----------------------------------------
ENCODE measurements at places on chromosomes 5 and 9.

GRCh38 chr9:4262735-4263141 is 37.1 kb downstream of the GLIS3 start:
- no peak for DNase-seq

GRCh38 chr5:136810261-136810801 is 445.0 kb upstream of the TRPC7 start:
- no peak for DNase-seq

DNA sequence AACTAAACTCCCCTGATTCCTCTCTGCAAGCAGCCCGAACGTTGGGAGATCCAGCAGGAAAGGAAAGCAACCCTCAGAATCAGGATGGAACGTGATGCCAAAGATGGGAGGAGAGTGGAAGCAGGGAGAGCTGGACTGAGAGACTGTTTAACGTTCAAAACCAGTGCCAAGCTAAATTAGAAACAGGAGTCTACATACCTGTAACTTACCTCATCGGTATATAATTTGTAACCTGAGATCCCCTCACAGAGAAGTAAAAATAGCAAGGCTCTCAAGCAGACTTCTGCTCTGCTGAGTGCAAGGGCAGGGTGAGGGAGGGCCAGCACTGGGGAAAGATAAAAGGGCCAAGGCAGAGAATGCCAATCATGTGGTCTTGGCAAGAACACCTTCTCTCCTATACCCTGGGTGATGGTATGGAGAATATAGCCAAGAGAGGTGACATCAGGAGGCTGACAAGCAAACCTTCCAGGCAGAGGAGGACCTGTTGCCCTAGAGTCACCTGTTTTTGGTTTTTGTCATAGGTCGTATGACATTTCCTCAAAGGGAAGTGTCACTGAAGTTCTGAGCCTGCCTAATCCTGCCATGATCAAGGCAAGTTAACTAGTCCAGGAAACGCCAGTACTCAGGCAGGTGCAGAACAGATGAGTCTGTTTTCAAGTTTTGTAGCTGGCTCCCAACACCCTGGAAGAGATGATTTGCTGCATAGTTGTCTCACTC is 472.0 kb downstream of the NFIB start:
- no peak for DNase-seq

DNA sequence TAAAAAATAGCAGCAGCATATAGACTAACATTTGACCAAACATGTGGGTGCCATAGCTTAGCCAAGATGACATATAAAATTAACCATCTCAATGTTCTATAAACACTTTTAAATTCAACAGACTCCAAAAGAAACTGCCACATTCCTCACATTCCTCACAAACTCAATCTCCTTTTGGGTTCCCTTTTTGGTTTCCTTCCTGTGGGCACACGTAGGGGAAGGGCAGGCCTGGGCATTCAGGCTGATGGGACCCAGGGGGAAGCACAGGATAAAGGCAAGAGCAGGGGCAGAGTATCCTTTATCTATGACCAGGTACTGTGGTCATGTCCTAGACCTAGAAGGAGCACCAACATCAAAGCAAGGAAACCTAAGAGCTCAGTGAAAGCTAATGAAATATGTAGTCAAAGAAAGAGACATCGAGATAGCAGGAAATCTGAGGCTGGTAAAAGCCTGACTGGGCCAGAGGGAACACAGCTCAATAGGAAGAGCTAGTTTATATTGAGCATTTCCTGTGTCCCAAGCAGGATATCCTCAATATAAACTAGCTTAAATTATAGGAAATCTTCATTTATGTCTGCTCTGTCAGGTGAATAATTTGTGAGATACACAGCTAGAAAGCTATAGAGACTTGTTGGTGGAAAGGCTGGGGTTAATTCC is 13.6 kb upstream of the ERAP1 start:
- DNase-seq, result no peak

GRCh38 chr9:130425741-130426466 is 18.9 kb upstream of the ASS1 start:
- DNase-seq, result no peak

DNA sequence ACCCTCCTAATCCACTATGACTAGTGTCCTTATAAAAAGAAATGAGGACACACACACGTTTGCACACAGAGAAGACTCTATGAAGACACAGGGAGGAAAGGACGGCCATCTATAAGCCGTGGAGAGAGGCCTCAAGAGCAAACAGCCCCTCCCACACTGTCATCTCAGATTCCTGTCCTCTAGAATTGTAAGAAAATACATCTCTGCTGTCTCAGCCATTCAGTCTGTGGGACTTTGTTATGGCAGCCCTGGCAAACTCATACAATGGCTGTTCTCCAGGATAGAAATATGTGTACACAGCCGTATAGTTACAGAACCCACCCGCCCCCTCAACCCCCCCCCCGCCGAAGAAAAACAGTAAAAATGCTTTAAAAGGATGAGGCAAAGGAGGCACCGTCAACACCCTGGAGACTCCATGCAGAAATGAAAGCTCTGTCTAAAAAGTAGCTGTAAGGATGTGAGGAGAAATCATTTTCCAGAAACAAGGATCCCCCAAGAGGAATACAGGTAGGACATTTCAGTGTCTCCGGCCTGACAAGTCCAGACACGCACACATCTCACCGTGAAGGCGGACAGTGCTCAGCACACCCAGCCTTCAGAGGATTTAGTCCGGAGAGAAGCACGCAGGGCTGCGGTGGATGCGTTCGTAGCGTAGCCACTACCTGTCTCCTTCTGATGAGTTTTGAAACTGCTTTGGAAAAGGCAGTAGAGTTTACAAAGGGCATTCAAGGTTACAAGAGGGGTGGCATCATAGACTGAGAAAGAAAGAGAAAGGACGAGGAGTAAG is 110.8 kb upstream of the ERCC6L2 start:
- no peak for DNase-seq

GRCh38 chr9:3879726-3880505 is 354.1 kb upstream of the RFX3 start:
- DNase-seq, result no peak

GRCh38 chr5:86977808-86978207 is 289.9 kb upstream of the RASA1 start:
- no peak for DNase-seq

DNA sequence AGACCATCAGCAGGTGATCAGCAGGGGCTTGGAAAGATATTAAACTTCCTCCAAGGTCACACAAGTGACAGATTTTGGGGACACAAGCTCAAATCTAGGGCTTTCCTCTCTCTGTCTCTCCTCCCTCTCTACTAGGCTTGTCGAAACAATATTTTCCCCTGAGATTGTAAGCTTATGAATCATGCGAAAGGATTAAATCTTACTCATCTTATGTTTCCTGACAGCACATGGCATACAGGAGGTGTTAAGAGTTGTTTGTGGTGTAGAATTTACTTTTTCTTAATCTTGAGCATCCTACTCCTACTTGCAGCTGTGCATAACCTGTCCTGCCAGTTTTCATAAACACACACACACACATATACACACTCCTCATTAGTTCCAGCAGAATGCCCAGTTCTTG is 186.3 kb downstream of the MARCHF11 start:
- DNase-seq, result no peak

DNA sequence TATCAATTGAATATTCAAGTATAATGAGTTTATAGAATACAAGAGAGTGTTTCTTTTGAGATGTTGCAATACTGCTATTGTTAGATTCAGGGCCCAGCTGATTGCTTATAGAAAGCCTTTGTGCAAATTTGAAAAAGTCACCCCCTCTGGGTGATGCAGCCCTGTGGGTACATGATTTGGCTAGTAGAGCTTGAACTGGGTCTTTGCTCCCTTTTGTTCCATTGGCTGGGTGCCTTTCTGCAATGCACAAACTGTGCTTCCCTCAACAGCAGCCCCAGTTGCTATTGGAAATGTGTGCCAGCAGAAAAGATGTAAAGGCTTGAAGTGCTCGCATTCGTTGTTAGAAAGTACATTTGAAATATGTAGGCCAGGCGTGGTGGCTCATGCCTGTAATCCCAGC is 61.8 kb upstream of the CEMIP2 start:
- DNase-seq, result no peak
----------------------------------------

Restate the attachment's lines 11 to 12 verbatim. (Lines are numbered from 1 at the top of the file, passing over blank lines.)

- DNase-seq, result no peak

DNA sequence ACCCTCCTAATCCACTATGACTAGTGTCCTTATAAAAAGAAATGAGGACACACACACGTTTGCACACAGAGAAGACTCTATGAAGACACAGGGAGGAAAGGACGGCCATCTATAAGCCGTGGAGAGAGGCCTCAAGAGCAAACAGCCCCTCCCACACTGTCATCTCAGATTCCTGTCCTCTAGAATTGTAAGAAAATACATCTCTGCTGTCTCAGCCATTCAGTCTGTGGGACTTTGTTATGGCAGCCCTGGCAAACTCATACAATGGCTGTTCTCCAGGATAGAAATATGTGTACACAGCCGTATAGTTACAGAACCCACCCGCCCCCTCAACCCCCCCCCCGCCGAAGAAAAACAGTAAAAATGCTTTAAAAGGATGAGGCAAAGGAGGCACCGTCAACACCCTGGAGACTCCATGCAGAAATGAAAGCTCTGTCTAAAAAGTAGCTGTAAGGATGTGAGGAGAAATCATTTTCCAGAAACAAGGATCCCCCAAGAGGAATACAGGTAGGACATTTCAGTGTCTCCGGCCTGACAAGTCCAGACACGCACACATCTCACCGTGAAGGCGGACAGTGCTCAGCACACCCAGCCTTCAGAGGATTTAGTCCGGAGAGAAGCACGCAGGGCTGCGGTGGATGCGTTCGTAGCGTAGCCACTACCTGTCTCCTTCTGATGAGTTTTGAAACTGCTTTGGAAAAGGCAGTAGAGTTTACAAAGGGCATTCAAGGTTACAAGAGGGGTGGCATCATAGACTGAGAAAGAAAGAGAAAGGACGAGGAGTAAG is 110.8 kb upstream of the ERCC6L2 start: